Fusing station F includes a fuser assembly indicated generally by the reference numeral 70 which permanently affixes the transferred toner powder image to the copy sheet. Preferably, fuser assembly 70 includes a heated fuser roller 72 and a pressure roller 74 with the powder image on the copy sheet contacting fuser roller 72. The pressure roller is cammed against the fuser roller to provide the necessary pressure to fix the toner powder image to the copy sheet. The fuser roll is internally heated by a quartz lamp (not shown). Release agent, stored in a reservoir (not shown), is pumped to a metering roll (not shown). A trim blade (not shown) trims off the excess release agent. The release agent transfers to a donor roll (not shown) and then to the fuser roll 72.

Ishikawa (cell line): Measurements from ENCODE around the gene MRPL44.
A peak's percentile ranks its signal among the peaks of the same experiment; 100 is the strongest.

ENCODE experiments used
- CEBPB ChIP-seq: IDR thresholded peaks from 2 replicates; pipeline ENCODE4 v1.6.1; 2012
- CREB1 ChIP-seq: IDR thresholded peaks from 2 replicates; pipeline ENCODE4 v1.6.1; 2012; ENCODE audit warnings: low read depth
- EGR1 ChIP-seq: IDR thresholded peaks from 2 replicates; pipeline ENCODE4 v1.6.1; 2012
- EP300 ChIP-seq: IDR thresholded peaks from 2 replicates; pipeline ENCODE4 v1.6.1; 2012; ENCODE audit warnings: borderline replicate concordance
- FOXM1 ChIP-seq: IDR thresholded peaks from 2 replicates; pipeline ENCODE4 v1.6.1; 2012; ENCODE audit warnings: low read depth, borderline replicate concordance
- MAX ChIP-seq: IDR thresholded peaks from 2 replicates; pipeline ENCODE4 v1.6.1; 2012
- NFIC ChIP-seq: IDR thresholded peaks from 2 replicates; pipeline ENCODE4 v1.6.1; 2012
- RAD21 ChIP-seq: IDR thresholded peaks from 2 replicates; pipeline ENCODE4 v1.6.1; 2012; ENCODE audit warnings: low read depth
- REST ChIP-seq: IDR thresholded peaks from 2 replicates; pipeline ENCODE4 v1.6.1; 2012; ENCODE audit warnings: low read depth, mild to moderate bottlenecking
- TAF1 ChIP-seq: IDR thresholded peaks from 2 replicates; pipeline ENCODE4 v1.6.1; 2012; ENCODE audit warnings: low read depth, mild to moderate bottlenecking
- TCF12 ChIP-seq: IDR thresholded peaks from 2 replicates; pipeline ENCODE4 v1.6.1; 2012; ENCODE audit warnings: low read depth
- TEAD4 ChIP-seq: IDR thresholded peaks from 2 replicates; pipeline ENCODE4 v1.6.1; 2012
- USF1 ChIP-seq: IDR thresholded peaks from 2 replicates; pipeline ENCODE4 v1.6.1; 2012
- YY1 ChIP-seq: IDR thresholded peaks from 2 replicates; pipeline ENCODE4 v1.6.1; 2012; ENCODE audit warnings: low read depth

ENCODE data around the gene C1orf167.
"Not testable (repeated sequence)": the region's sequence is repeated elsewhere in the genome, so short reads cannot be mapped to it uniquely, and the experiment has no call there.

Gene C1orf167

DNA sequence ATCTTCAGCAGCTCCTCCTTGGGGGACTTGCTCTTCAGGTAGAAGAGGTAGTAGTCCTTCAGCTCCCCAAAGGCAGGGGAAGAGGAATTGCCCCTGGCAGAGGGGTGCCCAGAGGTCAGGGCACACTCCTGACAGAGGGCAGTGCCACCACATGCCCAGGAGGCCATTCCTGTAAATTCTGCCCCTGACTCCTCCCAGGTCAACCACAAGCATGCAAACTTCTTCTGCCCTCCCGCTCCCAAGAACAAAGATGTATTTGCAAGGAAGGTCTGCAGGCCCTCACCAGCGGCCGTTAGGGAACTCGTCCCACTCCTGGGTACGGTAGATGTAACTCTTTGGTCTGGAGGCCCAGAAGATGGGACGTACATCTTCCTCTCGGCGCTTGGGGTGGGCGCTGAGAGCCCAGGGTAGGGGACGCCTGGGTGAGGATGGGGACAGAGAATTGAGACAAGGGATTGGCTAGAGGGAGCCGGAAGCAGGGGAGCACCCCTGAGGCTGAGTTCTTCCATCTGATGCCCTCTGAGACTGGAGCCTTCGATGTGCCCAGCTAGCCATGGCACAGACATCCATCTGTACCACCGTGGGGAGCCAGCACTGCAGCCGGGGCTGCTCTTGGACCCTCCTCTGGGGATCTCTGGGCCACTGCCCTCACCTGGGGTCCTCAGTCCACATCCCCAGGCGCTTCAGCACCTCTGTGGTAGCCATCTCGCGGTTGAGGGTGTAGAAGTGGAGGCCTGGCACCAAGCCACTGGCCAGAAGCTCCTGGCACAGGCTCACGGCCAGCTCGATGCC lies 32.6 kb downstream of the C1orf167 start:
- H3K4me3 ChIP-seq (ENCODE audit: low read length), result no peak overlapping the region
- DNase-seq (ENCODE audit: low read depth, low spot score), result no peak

The sheet then passes through fuser 70 where the image is permanently fixed or fused to the sheet. After passing through fuser 70, a gate 80 either allows the sheet to move directly via output 84 to a finisher or stacker, or deflects the sheet into the duplex path 100, specifically, first into single sheet inverter 82 here. That is, if the sheet is either a simplex sheet, or a completed duplex sheet having both side one and side two images formed thereon, the sheet will be conveyed via gate 80 directly to output 84. However, if the sheet is being duplexed and is then only printed with a side one image, the gate 80 will be positioned to deflect that sheet into the inverter 82 and into the duplex loop path 100, where that sheet will be inverted and then fed to acceleration nip 102 and belt transport 110, for recirculation back through transfer station D and fuser 70 for receiving and permanently fixing the side two image to the backside of that duplex sheet, before it exits via exit path 84.